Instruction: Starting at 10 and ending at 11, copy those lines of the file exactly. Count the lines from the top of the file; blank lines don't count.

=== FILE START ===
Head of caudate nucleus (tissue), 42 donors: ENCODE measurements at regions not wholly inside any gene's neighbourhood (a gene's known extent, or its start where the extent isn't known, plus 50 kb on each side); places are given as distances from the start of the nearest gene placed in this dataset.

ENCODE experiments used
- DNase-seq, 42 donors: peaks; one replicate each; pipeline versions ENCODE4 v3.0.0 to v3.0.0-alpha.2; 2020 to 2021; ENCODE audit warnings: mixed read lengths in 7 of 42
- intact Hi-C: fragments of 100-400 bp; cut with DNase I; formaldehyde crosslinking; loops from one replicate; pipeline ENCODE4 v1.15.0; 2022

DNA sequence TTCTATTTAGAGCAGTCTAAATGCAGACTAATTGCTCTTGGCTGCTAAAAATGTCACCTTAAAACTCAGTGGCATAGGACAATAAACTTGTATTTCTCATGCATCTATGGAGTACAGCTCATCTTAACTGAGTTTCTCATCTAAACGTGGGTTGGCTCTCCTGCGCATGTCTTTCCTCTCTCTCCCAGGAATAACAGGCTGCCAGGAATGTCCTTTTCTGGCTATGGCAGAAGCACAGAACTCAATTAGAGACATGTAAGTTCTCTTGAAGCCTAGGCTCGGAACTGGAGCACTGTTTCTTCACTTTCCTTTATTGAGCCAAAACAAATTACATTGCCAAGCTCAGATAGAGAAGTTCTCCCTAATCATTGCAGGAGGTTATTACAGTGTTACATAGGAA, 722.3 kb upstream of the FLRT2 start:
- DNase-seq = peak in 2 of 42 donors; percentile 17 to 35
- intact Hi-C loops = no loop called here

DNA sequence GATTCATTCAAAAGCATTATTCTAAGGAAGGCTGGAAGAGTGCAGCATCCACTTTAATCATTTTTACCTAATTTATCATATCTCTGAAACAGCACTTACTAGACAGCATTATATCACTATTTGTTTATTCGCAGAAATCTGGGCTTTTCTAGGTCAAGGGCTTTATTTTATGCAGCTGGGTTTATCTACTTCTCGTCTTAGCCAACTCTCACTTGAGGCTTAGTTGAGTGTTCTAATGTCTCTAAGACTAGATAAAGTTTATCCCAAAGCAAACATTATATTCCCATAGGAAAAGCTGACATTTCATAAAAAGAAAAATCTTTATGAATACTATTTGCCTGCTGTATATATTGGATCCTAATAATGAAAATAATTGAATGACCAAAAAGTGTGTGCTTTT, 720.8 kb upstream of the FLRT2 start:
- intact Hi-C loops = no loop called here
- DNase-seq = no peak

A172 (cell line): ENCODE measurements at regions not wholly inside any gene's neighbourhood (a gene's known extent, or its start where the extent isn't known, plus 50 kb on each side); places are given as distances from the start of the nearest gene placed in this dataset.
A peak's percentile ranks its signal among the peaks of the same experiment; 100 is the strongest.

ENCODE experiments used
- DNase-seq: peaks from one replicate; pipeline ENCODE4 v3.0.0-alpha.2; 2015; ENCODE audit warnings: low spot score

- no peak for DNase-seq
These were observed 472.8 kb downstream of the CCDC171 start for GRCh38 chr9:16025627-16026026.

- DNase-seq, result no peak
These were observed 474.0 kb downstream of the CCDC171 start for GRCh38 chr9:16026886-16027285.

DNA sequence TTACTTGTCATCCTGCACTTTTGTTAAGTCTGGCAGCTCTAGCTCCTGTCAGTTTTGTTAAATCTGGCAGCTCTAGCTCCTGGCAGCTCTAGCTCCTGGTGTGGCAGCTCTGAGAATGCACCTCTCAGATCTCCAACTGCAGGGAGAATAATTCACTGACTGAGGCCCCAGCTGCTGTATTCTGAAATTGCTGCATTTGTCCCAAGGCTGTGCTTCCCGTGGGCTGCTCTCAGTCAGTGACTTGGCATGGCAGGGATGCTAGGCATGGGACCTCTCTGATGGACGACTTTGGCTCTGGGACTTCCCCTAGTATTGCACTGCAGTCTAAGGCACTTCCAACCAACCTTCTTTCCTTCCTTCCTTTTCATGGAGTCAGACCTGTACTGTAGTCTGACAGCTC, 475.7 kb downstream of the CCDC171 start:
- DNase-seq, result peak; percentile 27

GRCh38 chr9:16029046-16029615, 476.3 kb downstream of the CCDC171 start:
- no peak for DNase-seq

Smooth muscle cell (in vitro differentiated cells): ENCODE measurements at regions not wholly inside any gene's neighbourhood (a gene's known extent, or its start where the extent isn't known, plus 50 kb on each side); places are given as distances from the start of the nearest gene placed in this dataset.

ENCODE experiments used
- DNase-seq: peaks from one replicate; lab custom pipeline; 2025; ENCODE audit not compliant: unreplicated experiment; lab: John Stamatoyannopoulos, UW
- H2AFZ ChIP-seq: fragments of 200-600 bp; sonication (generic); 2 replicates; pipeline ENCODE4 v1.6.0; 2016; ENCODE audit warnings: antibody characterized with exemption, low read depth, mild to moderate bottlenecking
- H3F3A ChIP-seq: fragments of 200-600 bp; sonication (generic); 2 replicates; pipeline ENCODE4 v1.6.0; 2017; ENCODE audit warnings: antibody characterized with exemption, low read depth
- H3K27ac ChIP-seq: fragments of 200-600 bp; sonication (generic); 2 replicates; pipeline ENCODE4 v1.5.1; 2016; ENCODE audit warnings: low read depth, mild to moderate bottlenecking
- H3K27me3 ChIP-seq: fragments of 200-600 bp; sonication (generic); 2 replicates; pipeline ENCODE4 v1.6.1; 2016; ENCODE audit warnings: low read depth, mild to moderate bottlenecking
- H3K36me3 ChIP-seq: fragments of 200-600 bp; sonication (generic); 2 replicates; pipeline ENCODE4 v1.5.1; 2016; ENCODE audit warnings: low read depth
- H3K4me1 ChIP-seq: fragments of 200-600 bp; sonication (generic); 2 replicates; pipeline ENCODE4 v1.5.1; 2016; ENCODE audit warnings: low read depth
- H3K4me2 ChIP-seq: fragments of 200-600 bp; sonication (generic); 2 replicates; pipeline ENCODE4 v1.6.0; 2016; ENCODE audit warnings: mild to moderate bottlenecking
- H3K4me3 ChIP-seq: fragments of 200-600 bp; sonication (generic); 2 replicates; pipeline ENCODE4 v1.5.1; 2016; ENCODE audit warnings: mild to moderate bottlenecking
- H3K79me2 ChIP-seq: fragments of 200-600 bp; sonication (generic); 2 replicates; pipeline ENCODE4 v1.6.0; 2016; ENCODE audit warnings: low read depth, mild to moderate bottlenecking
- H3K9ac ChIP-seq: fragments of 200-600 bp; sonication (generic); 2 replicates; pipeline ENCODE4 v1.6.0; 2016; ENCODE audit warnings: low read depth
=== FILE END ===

- DNase-seq = no peak

A172 (cell line): ENCODE measurements at regions not wholly inside any gene's neighbourhood (a gene's known extent, or its start where the extent isn't known, plus 50 kb on each side); places are given as distances from the start of the nearest gene placed in this dataset.